Trump’s fixer Cohen part­ing with his lawyers

Houston Chronicle - - NATION | WORLD -

NEW YORK — Michael Cohen, Pres­i­dent Don­ald Trump’s long­time per­sonal fixer, will soon be part­ing from the lawyers who are rep­re­sent­ing him in a wide-rang­ing fed­eral in­ves­ti­ga­tion into his busi­ness deal­ings, ac­cord­ing to two peo­ple fa­mil­iar with the case.

Cohen has not yet been ap­proached by the prose­cu­tors con­duct­ing the in­quiry to seek his co­op­er­a­tion, ac­cord­ing to two peo­ple briefed on the case. But as the in­ves­ti­ga­tion into him con­tin­ues, and with his le­gal team in flux, the pres­sure on Cohen to co­op­er­ate may well in­ten­sify.

Cohen’s cur­rent lawyers — a three-man team from the firm of McDer­mott Will & Emery — are ex­pected to stay with him for the rest of the week as they strug­gle to com­plete a la­bo­ri­ous re­view of a trove of doc­u­ments and data files seized from their client in a series of ex­tra­or­di­nary ear­ly­morn­ing raids two months ago. That process is cru­cial be­cause it will ul­ti­mately shape the con­tours of the ev­i­dence that the prose­cu­tors will be able to use.

But after that re­view is fin­ished, Cohen will seek new le­gal coun­sel, the peo­ple fa­mil­iar with his case said. They added that the is­sues con­cern the pay­ment of le­gal bills to his lawyers and their rel­a­tive lack of ex­pe­ri­ence with the fed­eral prose­cu­tors’ office in New York. It is not un­com­mon for clients — even those, like Cohen, who have not yet been charged with a crime — to change their lawyers in the mid­dle of a case.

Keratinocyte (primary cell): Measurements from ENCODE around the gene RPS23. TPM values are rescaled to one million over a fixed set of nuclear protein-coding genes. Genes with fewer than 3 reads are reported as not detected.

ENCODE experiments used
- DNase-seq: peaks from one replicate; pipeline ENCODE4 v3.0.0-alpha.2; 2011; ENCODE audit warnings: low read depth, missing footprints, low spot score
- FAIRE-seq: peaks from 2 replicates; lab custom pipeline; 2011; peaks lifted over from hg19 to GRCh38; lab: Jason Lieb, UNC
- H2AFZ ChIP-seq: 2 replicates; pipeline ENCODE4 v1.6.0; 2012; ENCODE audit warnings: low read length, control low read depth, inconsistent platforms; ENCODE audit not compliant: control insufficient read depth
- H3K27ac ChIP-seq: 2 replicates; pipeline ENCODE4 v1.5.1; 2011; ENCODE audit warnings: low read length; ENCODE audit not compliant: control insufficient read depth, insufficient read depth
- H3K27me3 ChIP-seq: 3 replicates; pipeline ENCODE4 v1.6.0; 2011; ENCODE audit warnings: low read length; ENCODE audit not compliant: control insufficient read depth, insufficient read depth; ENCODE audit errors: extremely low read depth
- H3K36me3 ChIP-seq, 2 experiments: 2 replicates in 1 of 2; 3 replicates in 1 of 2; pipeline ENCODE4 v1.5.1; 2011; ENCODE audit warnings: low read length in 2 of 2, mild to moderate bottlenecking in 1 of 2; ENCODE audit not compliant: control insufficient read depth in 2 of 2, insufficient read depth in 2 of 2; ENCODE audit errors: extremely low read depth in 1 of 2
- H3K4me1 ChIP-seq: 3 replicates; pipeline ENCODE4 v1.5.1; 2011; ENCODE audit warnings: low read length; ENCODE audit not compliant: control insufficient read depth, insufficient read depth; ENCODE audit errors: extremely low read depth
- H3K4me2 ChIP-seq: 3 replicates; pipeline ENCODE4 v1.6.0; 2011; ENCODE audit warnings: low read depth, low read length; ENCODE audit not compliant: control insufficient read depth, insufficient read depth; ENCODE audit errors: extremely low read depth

Cohen has been fac­ing scru­tiny for months, but the case burst into public view on April 9 when fed­eral agents with search war­rants de­scended on his office, apart­ment and ho­tel room, haul­ing away eight boxes of paper­work and about 30 cell­phones, iPads and com­put­ers. The ma­te­ri­als were seized on the or­ders of prose­cu­tors in Man­hat­tan who have been try­ing to de­ter­mine whether Cohen broke the law in any of his busi­ness projects, in­clud­ing hush-money pay­ments he made to two women who claim they had af­fairs with Trump.

The Cohen in­quiry is sep­a­rate from the one be­ing run in Wash­ing­ton by the spe­cial coun­sel, Robert Mueller, who is look­ing into po­ten­tial ties be­tween Trump, his as­so­ciates and Russia. But Trump’s lawyers have con­fronted the specter that the New York­based in­ves­ti­ga­tion could per­suade Cohen to co­op­er­ate with Mueller’s team.

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